Grab your crayons

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It all started with two little girls who loved to color. In 2004, the girls were second-grade students in a religious education class taught by Julie Luckey, coordinator of religious education at St. John the Baptist Parish in Front Royal. At the time, Julie was having a difficult time finding Catholic coloring pages that were detailed, but not cartoonish.

"I discovered there was really nothing out there for older kids and most of what was available to them was cartoony and silly," she said.

Around the same time, Julie's daughter-in-law, Amanda Luckey, used Photoshop to make coloring pages out of family photos as an inexpensive Christmas present for her nieces and nephews. After seeing the results of that project, Julie asked Amanda to use the same technique to make coloring pages that would be challenging enough for her older students. Some of the first pages were made by taking pictures of stained-glass windows at St. John the Baptist and tracing the lines in Photoshop.

In the years since then, Amanda has taught Julie and Julie's daughter how to make the coloring pages herself. Together, the women began uploading the pages they made onto the parish website, where parents and other religious educators could download them for free.

Today, there are nearly 100 different coloring pages up on the website. Last year, the pictures were downloaded 270,000 times by people in countries all over the world, including the U.K., China, Japan, Africa, Spain, Ukraine, Portugal, Germany, Canada and Australia. Most of those people, Julie said, are religious education teachers or mothers. They arrive at the parish website from Catholic mom blogs like catholicicing.com, showerofroses.blogspot.com or the online bulletin board website, pinterest.com.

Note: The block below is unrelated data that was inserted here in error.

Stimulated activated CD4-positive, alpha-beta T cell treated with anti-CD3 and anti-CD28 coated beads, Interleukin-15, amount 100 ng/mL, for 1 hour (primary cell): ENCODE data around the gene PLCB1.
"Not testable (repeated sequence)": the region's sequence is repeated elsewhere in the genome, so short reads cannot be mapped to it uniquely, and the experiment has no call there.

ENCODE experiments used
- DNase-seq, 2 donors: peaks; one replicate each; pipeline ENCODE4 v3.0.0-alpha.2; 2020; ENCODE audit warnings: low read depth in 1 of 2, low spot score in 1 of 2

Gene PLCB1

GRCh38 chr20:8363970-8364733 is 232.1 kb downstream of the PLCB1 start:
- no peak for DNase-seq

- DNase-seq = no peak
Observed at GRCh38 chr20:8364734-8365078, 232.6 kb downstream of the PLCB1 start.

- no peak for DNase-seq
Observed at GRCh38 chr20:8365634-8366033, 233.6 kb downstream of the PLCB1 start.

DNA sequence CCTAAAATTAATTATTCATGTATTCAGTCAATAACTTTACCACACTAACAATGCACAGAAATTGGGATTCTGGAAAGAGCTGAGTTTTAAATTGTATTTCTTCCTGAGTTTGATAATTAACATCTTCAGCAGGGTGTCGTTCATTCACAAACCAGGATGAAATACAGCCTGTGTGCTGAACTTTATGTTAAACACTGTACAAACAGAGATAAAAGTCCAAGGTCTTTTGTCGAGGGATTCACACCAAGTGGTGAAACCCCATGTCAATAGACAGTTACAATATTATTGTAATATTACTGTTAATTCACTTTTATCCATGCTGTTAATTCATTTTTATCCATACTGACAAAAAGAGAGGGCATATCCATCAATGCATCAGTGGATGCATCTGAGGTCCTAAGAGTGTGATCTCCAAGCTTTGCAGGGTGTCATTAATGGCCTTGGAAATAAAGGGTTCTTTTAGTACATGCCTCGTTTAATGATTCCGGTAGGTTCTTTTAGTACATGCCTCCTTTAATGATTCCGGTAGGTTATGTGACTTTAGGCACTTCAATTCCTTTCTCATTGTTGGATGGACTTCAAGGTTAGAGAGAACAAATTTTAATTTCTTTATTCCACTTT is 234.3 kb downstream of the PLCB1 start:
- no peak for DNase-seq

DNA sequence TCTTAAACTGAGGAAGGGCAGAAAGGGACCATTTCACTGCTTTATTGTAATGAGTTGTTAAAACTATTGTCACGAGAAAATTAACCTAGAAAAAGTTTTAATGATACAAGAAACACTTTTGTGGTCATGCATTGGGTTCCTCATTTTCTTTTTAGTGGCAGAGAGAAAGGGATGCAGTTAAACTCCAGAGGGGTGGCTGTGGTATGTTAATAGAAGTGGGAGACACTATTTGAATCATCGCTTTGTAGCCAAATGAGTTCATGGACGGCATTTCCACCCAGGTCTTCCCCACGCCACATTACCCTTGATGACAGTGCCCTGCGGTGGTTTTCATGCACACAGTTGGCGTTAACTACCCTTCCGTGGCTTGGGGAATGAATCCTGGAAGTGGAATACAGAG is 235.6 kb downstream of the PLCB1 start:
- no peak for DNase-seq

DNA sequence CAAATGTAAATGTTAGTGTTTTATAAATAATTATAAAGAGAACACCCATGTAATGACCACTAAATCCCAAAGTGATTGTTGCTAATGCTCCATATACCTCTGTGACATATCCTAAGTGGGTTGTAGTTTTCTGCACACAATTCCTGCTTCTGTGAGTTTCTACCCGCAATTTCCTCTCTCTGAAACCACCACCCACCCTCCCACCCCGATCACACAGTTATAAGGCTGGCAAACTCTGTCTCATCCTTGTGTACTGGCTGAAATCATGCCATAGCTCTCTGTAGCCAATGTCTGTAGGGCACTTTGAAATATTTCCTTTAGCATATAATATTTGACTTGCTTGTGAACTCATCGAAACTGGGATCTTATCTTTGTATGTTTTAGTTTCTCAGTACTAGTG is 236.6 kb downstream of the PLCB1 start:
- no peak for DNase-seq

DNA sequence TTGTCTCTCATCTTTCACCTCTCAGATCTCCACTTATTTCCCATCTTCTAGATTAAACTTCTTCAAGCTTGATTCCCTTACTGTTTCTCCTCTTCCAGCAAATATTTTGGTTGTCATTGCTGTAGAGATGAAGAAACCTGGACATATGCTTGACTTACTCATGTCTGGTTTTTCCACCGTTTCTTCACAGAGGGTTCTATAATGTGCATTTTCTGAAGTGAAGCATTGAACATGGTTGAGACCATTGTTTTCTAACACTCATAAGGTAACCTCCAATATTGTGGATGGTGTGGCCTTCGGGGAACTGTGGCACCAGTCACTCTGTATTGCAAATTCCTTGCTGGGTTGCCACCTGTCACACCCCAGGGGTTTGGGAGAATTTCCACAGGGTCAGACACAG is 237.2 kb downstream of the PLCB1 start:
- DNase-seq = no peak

The pages are based on images from holy cards, stained-glass windows, photos and works of art, always with copyright permission. In the past, Julie has used pieces from Christendom College in Front Royal and St. Patrick Parish in Fredericksburg, as well as churches in Michigan, Connecticut and New York. Two years ago, she made a coloring page of Arlington Bishop Paul S. Loverde, based on a photo of him leaving Mass at Paul VI Catholic High School in Fairfax. Her current project is a coloring page of a mosaic of Our Lady of Guadalupe from the Basilica of the National Shrine of the Immaculate Conception in Washington, D.C.

Because of the level of detail in the pages, the pictures usually take her around eight hours to make. She said she usually works on them in the evenings, while watching television or relaxing.

"When other people are knitting, I'm making a coloring page," she said.

Her favorite pages depict the Stations of the Cross. When she was making them, Amanda said the experience was akin to a devotional activity.

"Making the coloring pages makes me feel a real sense of the saints' humanity and the humanity of Christ - especially when tracing the hands and feet of Christ. It was extremely emotional to trace the Crucifixion and Pieta scenes," she said.

In addition to pages traced by Julie and her daughters, the site also offers downloads from the Sisters, Servants of the Eternal Word, who made coloring pages depicting the words in the Apostle's Creed in English and Spanish.

"Basically, our purpose was to provide beautiful and devotional coloring pages for the children who love to color," Julie said. "Kids know the difference between the cartoony stuff and the beautiful art."



On the web



Coloring pages can be found at www.sjtb.org/releducolor.html.



© Arlington Catholic Herald 2011